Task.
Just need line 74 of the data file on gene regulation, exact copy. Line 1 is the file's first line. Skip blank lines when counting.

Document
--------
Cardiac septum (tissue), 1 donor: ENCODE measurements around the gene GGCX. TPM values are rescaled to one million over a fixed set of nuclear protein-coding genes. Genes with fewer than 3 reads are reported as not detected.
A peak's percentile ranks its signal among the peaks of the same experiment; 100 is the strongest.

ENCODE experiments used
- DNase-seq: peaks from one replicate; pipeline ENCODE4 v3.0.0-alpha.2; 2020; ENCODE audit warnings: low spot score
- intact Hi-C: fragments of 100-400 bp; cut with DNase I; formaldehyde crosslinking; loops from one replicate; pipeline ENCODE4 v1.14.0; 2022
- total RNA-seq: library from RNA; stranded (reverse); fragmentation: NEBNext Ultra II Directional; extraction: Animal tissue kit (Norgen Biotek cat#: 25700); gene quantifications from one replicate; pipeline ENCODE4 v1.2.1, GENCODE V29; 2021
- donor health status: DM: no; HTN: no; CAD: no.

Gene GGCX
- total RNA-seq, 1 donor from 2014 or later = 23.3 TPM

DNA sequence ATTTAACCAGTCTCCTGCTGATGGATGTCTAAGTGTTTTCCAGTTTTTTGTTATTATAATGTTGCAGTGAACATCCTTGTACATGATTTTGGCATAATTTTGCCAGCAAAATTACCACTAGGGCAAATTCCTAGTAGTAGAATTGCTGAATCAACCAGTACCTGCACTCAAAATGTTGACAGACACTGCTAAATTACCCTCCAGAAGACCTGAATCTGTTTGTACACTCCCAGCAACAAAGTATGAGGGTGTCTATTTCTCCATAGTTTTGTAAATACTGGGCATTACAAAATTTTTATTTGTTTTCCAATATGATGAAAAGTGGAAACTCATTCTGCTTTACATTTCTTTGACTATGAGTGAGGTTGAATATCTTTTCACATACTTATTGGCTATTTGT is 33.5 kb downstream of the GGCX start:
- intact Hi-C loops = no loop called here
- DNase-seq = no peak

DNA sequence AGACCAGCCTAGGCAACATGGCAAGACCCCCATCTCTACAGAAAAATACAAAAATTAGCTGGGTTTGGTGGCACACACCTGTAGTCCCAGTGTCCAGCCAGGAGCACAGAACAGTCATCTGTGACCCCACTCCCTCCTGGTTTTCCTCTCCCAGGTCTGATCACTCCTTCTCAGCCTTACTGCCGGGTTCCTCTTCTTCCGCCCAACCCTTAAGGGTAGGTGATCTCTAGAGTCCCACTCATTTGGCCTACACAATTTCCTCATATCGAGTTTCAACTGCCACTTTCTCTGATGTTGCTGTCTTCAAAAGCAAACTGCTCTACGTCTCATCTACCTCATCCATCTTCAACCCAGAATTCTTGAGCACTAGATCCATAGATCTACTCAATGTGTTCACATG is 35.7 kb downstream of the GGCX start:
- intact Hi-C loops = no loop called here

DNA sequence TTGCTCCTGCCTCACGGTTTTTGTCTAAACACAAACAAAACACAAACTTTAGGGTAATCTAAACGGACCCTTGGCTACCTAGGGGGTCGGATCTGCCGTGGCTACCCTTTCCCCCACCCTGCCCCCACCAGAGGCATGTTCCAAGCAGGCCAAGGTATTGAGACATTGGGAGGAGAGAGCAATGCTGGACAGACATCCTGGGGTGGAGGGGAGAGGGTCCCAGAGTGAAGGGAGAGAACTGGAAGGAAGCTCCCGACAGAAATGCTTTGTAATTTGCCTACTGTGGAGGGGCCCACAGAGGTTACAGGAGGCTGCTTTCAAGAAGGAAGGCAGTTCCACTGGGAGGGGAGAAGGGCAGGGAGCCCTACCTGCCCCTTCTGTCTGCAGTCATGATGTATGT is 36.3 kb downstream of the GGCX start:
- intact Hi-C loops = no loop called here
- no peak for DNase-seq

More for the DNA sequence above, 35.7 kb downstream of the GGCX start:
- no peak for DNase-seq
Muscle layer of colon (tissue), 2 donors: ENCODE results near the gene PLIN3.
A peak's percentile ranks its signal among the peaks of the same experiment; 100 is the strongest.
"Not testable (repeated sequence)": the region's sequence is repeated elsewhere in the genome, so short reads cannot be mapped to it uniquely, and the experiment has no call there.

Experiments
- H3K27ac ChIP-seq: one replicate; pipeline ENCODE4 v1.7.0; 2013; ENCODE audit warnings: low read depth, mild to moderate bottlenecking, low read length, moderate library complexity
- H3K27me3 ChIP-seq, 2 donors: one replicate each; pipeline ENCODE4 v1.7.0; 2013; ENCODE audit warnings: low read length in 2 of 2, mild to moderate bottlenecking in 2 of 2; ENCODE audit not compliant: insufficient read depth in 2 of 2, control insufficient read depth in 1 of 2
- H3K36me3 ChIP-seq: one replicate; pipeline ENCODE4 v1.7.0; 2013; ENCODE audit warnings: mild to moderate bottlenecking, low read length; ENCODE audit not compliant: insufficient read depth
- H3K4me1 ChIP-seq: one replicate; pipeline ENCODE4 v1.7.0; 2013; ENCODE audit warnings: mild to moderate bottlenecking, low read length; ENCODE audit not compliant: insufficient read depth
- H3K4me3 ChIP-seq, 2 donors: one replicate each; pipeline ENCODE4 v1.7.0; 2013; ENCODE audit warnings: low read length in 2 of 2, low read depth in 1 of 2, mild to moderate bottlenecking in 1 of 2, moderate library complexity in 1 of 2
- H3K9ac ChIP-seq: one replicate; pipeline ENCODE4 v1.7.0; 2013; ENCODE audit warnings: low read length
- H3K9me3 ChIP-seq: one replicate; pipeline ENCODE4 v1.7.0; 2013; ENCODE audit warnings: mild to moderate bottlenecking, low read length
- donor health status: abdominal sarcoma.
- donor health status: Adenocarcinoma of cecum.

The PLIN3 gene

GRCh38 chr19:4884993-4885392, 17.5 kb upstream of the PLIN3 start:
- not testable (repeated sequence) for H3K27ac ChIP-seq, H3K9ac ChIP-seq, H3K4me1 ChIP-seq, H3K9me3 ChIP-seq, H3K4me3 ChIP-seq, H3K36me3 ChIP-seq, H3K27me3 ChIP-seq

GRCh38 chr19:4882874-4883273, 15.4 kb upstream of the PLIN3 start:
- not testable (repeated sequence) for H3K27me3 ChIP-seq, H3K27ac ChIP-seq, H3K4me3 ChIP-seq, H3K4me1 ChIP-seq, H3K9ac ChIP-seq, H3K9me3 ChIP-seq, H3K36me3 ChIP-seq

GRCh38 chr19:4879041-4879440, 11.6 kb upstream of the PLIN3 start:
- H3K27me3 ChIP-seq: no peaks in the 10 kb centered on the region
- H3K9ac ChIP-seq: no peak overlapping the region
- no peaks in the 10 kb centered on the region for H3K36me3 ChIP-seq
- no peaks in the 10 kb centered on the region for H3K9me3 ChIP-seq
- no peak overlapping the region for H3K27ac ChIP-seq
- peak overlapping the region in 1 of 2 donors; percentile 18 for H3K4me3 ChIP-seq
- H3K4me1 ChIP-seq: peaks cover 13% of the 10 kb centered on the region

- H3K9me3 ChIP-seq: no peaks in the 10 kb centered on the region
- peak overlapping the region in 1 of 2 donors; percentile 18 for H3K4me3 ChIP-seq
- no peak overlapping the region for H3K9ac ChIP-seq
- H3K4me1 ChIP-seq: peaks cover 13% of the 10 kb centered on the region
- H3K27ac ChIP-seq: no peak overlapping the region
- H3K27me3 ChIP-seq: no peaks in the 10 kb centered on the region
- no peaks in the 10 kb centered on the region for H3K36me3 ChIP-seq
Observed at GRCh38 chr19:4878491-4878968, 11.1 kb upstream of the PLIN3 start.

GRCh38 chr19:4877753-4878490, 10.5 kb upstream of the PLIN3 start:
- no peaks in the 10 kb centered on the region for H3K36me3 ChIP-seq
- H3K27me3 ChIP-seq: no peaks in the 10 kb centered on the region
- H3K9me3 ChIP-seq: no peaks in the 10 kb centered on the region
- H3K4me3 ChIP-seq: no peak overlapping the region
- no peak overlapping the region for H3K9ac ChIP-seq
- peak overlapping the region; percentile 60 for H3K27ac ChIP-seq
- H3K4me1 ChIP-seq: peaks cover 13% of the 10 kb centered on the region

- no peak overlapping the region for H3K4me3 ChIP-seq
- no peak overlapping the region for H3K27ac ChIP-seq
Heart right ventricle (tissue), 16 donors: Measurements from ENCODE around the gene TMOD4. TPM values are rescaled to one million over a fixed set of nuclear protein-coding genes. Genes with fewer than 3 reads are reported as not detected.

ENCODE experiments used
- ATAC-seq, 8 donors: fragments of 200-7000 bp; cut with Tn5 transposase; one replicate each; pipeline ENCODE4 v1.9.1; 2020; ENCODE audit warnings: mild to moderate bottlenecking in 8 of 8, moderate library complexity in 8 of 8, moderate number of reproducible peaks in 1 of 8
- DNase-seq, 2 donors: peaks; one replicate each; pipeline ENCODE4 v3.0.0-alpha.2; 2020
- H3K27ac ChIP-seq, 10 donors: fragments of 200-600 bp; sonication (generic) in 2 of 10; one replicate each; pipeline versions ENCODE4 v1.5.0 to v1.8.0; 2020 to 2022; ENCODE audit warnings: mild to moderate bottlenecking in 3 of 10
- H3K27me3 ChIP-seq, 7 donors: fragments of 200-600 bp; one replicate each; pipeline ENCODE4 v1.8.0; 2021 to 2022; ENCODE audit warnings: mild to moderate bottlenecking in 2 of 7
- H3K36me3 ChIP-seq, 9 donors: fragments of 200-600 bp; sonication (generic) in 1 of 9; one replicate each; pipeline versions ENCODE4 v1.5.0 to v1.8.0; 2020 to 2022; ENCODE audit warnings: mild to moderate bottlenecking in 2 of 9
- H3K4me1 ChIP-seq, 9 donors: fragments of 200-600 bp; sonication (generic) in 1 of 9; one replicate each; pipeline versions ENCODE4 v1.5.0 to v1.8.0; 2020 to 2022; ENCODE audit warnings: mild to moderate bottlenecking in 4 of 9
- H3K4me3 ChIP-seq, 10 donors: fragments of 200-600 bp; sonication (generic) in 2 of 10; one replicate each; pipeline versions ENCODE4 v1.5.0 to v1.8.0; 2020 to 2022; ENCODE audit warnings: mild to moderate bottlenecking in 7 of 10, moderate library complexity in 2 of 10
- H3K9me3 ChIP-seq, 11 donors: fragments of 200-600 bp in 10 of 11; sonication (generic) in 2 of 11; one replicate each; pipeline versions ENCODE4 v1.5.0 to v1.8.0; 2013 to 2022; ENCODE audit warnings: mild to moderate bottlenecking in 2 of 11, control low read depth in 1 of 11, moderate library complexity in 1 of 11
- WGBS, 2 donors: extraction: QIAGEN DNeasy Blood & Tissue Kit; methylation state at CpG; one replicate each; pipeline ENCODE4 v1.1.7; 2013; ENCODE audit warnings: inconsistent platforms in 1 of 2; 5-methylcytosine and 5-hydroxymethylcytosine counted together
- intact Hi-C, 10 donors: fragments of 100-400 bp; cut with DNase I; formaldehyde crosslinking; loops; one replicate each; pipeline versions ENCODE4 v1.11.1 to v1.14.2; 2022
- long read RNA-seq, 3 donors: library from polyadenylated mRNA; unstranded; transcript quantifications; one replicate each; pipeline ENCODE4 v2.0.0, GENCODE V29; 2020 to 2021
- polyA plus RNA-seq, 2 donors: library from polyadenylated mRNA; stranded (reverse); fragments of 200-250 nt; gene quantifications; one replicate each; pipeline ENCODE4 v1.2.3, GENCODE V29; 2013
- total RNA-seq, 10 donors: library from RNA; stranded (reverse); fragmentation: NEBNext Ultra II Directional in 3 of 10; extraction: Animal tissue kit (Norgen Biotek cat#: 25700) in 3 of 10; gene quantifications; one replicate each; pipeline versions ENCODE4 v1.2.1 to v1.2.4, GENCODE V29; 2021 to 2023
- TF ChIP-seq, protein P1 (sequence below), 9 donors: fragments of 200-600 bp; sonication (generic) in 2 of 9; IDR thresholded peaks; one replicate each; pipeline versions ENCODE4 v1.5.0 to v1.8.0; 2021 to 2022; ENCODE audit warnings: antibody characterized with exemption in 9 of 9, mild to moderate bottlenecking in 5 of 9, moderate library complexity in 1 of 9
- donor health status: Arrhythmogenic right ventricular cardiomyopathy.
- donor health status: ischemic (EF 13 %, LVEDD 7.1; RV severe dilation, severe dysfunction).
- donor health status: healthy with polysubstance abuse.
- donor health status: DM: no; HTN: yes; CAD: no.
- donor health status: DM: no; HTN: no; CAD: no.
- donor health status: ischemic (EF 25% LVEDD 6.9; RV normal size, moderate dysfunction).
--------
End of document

- WGBS, 2 donors: extraction: QIAGEN DNeasy Blood & Tissue Kit; methylation state at CpG; one replicate each; pipeline ENCODE4 v1.1.7; 2013; ENCODE audit warnings: inconsistent platforms in 1 of 2; 5-methylcytosine and 5-hydroxymethylcytosine counted together